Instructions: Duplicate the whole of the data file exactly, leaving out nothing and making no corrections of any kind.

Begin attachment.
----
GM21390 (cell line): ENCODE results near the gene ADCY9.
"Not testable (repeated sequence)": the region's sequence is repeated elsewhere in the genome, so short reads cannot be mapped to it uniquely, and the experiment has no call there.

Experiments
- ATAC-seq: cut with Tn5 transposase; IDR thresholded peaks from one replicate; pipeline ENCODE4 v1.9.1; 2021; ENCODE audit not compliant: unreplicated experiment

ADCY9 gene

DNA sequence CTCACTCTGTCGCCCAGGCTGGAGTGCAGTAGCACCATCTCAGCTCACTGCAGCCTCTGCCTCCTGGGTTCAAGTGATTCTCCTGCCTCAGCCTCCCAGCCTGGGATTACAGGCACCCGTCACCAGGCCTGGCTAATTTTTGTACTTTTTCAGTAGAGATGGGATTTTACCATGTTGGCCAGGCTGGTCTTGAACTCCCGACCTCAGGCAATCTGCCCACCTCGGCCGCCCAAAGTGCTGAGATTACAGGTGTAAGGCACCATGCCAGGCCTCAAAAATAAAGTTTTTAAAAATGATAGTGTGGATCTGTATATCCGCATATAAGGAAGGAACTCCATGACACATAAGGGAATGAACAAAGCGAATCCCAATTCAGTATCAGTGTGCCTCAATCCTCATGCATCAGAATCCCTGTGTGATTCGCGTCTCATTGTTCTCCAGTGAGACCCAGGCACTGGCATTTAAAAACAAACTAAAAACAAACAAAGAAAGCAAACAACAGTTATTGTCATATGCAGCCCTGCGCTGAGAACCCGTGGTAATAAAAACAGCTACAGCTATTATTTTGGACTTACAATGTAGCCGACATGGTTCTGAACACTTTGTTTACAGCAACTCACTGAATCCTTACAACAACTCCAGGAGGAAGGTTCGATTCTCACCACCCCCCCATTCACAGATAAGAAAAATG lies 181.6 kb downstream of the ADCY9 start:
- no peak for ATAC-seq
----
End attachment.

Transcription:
GM21390 (cell line): ENCODE results near the gene ADCY9.
"Not testable (repeated sequence)": the region's sequence is repeated elsewhere in the genome, so short reads cannot be mapped to it uniquely, and the experiment has no call there.

Experiments
- ATAC-seq: cut with Tn5 transposase; IDR thresholded peaks from one replicate; pipeline ENCODE4 v1.9.1; 2021; ENCODE audit not compliant: unreplicated experiment

ADCY9 gene

DNA sequence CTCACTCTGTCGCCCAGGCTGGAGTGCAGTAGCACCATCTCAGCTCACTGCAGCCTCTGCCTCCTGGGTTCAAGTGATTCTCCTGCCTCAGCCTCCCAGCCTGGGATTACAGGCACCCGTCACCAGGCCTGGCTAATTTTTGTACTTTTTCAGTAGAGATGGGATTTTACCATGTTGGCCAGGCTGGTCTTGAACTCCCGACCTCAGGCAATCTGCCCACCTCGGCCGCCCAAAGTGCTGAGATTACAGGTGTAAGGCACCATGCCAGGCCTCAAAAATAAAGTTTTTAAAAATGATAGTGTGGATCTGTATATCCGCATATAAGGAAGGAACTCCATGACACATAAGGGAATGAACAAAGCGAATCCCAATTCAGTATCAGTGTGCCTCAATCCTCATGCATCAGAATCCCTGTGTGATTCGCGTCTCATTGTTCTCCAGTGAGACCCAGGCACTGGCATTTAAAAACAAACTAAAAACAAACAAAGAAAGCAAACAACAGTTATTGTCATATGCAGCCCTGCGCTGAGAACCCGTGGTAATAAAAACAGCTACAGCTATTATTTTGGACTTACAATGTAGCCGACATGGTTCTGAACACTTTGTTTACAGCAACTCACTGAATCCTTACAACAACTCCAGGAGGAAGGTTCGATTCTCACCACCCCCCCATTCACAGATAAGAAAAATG lies 181.6 kb downstream of the ADCY9 start:
- no peak for ATAC-seq